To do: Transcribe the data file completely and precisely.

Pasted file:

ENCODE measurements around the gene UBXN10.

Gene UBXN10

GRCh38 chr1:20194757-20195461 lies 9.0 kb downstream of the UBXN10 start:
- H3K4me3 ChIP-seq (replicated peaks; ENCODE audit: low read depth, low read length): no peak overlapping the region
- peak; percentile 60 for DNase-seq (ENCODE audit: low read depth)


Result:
ENCODE measurements around the gene UBXN10.

Gene UBXN10

GRCh38 chr1:20194757-20195461 lies 9.0 kb downstream of the UBXN10 start:
- H3K4me3 ChIP-seq (replicated peaks; ENCODE audit: low read depth, low read length): no peak overlapping the region
- peak; percentile 60 for DNase-seq (ENCODE audit: low read depth)